Friday, October 06, 2006

OK, checklist...

Let's see there's close to 400 pounds in our overstuffed bags: a few hundred gigabytes of hard drive space, blank DVD-R's, way more DV tapes than you're allowed to bring into Nepal, various cameras, microphones, audio recorders, mixers, cables and adaptors, batteries, tripods, mic stands, banjo, fiddle, mandolins, guitars, a very tired laptop, plastic bags for waterproofing, water filter for drinking, assorted pharmaceuticals from Thailand, phrasebooks, passports, visas, ATM cards, hijacked airline blankets, heaping piles of children's clothing to be donated, and as many napkins (toilet paper) as we can pocket. So much for traveling light.

A late addition to the team is Dan Snyder, a Montana guitarist who's volunteered to help out in turn for getting to meet lots of musicians and maybe make his way to Dharmasala when we're done with our work in Nepal. It's his first time out of North America and he's adapting splendidly to the local insects.

Over the last two weeks Dan and I have been doing the whirlwind tour of Northern Thailand; meeting old Burmese friends in the border town of Mae Sot, playing Gypsy Swing with French aid workers, spending a night at our friend's orphanage near Tat Song Yang, giving a seminar about world music at a school for Burmese migrants, taking lessons on the Pin Pia up in Chiang Mai, and recording guys like my good friend Win. Here's one of his songs.

But that's another story. We meet Tara and Danny at the airport in Bangkok, and fly into Kathmandu the next afternoon, Everest and other Himalayas glowing to the north as the plane drops into Kathmandu valley. The low concrete buildings are a massive contrast to the glittery architecture of Bangkok.

Our minivan driver is happy that peace has returned to Nepal after several years of violent Maoist insurrection and general mismanagement by the king. The tourists are flowing back to the narrow streets of Thamel, a funky hippie/tourist district where Nepalis dress like Westerners and Westerners dress like Himalayan holy men; a perfect backdrop for our little musical marriage.

We drop our bags off at a guesthouse and head off to meet our friends around the corner at the Gandharba Culture and Arts Organization. I'm trying to remember everyone's name as we greet each other and sit down to dig on some of that old-time himalayan bluegrass. The sarangi fiddles and madal drums lay a musical bed for cheerful singing and dancing in the florescent light of their makeshift stage. They hold a free concert every night, but lacking much in the way of advertising, it's only the odd musically-curious tourist who can navigate the narrow alley and up the darkened stairs to find it. Hopefully we can help the Gandharbas with that while we're here.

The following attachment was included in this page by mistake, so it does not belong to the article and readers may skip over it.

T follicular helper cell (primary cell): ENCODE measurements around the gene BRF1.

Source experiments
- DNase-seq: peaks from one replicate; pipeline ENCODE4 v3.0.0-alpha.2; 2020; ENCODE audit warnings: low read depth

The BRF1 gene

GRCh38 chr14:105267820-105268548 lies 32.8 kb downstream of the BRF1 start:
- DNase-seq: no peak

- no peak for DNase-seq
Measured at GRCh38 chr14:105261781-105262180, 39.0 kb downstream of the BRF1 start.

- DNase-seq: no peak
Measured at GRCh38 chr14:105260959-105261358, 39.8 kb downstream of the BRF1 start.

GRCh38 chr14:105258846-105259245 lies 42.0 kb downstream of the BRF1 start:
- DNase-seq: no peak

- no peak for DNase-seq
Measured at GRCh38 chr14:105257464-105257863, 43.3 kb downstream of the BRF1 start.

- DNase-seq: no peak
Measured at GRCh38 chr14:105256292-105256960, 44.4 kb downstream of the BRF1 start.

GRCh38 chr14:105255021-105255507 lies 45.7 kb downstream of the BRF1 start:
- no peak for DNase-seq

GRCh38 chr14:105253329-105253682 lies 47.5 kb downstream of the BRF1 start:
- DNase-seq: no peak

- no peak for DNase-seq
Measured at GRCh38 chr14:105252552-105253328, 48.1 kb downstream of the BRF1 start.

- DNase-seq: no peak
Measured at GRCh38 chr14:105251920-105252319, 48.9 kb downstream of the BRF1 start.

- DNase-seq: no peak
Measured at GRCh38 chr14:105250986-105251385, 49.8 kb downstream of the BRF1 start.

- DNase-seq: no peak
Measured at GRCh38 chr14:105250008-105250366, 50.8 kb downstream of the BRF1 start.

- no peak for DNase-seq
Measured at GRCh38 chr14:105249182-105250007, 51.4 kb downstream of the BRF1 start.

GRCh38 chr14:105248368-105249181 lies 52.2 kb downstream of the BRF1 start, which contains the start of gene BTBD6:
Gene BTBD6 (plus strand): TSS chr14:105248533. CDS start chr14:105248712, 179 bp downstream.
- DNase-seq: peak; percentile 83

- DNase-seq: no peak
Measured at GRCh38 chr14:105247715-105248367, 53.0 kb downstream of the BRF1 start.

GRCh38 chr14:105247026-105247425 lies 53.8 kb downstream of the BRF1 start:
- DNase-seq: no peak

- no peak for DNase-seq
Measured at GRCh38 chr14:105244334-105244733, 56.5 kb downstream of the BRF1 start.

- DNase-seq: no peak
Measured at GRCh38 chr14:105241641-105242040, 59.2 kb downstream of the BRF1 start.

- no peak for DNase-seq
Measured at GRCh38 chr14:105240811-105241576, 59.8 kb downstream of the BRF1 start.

We eat some dahl baht and make plans to meet several times over the next week to decide how the scholarship money we've raised will be distributed, where we're going to film, what the new t-shirt design should look like, and generally how to make everybody happy over the next 2 months. We've got about a week to kill before Praveen, our cinematographer, arrives from New Dehli, plenty of time to burn CD's for the GCAO to sell, practice each others' songs, and teach a few of the Gandharbas how to use the minidisc recorder we brought for them.

Then we'll be off to Pokhara, Lamjung, Ghampesal, and Gorkha, where Akal Bahadur Gandharba lives. He's the guy from the video on the last blog update, and has a great scratchy style of sarangi-playing. With time (and internet connections) on our hands this week, I'll update this as often as I can, so let me know what y'all want to hear about (gear, language, traditional culture, how to eat rice with your bare hands...) and I'll see what I can do.

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